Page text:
Moon, were she born before 9am, would have been in Capricorn, later than that, in early Aquarius. I'd wager it was in Aquarius, adding further to an oddball or misfit persona - her own (and perhaps that of characters in her novels.)

The early degrees are a feature in this chart: Neptune, Pluto, Jupiter, Mars, Sun, Mercury and possibly Moon all within the first 5 degrees of their signs. Early degrees belong to the first decan (a one-third slice) of a sign. First decan is always governed by the ruler of the sign itself, so these early degrees equate to a "pure", unmodified version of whichever sign is involved. The chain of early degree planets also leads to multiple aspects, both helpful and challenging, leading back to where we started: complexity upon complexity.

This post is a version of one posted in 2010, at which time a then regular commenter, Gian Paul who lived in Brazil, commented as follows:
"The whole system of the world is based on a lie"
Comes to mind: Plato's Parable of the Cave (of course). Maya of the Hindus.
All promises politicians and salesmen in general make, many religious leaders as well, mostly these are not deliberate lies. Who hands them out usually even believes them him/herself, or almost so. And that's why it's so treacherous for the "innocent believers".

Carson's natal horoscope indicates an extreme sensitivity held "in chains", i.e. 4 planets (Moon, Mercury, opposite Neptune and squaring Jupiter - in a perfect T-square. And all set in 3 fixed signs! Also, as if to increase her probably permanent state of tension, a big "void of planets" over 6 entire signs, and these exactly opposite Jupiter. Very complex indeed.

No wonder the Lady felt how she did and - if she had read Plato - must have felt "at home" herself in his legendary cave. If she had not heard of Plato, she for certain confirmed some 2500 years later the same, really tragic but probably true perception.


LB said...

Twilight ~ What a lot she had to deal with. Her challenges probably contributed to her awareness and sense of alienation. No wonder she wrote about "misfits and outcasts."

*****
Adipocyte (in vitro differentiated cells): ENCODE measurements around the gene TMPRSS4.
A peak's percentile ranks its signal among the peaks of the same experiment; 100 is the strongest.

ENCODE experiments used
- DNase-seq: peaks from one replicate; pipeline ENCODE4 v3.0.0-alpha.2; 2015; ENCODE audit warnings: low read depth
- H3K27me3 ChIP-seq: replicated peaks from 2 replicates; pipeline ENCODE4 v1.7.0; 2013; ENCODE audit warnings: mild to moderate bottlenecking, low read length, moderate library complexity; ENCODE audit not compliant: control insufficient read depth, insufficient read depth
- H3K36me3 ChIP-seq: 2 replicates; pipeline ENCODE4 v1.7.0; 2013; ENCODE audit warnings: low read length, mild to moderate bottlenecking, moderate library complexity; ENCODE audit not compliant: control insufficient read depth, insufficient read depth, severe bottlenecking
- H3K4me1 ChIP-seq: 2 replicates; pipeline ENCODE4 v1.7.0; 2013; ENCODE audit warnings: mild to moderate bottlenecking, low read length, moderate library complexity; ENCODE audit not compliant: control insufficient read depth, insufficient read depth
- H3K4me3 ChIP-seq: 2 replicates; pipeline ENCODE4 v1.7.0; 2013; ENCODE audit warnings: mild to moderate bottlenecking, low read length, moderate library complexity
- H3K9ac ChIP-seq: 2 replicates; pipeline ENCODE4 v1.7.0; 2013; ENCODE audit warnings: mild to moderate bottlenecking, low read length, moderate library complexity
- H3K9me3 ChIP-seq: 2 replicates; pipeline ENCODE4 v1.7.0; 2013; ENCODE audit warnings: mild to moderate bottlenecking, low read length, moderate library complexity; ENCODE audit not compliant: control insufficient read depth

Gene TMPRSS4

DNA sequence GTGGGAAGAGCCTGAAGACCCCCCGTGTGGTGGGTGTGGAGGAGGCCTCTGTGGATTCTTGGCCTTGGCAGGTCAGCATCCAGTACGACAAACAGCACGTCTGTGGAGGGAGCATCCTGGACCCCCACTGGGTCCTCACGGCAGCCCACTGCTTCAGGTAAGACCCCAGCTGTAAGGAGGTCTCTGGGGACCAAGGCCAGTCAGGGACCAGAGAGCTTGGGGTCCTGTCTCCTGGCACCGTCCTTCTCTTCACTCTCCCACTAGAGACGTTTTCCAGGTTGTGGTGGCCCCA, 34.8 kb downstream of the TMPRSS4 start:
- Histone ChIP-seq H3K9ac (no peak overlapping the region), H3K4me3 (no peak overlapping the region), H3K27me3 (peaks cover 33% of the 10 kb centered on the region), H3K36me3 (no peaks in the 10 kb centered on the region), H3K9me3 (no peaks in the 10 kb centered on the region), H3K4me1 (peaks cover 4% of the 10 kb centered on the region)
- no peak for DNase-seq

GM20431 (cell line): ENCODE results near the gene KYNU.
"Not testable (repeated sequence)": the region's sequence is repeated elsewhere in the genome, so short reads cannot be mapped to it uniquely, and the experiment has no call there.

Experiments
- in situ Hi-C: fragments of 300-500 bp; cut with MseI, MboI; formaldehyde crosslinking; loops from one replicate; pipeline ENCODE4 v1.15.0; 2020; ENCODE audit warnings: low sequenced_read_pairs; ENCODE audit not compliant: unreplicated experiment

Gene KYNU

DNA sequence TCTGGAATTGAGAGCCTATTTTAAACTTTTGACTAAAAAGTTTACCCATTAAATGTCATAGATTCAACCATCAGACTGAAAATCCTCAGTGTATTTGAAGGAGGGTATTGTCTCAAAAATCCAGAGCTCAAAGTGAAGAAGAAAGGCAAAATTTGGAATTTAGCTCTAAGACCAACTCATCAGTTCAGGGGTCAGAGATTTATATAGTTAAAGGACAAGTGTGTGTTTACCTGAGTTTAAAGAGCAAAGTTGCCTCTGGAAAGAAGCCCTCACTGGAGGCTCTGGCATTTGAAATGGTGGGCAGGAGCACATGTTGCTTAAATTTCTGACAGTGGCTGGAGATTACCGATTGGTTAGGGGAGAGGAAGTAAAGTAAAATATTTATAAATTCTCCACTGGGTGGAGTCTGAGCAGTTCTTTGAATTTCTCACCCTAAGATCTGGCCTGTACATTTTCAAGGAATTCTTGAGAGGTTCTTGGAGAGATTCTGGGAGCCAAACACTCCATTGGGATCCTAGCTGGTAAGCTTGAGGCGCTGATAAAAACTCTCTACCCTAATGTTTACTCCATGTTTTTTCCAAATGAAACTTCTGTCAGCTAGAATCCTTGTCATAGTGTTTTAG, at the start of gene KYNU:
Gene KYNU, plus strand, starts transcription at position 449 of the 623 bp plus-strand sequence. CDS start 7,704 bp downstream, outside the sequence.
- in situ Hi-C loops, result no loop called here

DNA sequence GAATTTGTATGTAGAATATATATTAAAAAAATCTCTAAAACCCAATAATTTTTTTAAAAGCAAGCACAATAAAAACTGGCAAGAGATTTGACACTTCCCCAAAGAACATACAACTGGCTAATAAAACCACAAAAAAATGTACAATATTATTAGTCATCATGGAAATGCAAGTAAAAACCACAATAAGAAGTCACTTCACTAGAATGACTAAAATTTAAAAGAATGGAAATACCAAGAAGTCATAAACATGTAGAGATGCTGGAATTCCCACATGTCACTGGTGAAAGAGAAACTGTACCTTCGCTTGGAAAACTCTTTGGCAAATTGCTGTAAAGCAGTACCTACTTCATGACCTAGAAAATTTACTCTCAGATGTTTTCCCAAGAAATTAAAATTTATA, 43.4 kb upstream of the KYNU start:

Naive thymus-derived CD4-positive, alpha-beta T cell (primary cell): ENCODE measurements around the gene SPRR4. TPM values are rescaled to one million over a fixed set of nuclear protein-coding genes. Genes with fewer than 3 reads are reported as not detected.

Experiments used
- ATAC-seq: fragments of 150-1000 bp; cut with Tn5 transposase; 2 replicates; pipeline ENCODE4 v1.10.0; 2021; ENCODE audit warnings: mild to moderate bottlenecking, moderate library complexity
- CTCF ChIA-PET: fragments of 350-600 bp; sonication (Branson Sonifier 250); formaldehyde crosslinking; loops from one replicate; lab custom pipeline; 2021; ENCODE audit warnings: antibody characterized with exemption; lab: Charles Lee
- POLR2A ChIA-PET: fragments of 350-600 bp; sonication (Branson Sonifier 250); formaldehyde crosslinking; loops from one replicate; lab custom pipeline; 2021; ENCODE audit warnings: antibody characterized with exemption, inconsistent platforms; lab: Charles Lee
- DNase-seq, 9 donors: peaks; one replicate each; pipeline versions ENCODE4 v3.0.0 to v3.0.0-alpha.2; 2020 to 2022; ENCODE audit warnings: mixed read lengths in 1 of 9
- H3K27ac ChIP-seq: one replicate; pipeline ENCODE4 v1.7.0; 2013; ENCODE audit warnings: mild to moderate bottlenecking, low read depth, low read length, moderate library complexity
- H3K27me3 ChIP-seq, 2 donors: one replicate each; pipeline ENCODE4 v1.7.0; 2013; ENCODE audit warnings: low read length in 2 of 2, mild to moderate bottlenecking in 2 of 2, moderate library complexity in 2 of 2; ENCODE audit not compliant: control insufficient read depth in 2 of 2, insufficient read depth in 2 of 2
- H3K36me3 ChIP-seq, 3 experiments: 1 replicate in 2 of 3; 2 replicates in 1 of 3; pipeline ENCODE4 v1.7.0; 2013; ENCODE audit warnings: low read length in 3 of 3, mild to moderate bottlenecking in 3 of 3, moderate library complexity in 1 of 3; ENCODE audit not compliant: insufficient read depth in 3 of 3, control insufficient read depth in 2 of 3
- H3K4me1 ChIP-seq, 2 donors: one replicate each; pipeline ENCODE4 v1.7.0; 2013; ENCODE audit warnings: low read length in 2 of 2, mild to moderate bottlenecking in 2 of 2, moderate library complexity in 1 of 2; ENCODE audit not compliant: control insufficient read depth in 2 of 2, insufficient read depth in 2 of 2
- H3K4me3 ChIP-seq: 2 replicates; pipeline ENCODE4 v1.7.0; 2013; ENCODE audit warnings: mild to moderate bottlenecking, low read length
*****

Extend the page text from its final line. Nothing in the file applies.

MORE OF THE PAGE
I haven't read any of Carson McCuller's novels but love the quote you included about the world, says this Moon in the early degrees of Aquarius square Neptune-Mercury-Jupiter in Scorpio and widely opposite Uranus in Leo.

Also noticed her Mars and Neptune are quincunx, as are mine. It's an aspect that can shatter our illusions about a lot of things, but which lends itself to a refocusing of creative and/or spiritual energies.

Wish her time of birth was known.

Twilight said...

LB ~ A strong personality indeed! I was very surprised to find that Astrodienst/Astrodatabank has no entry for her at all; Astrotheme has one without a birth time.

Yes, that great quote was probably the reason I originally wrote the post about her.

R J Adams said...

I, too, was struck by the quote (it could have been written of today, "...America as a crazy house...") sufficient to read up on her and her work. There's no doubt the writing is poetic, though hard-going in any but the shortest of works. I found some of her titles strangely familiar, but for the life of me I can't ascertain why. I know I've never read her work (I don't have the patience of Anyjazz!)
An interesting post, Twilight.

Twilight said...

RJ Adams ~ Thank you. I do wish I'd been able to read her novel(s), but being a picky and impatient reader, if I'm not thoroughly engaged early on I give up. I've been finding that, for some reason, I do much better with novelists from a slightly earlier era.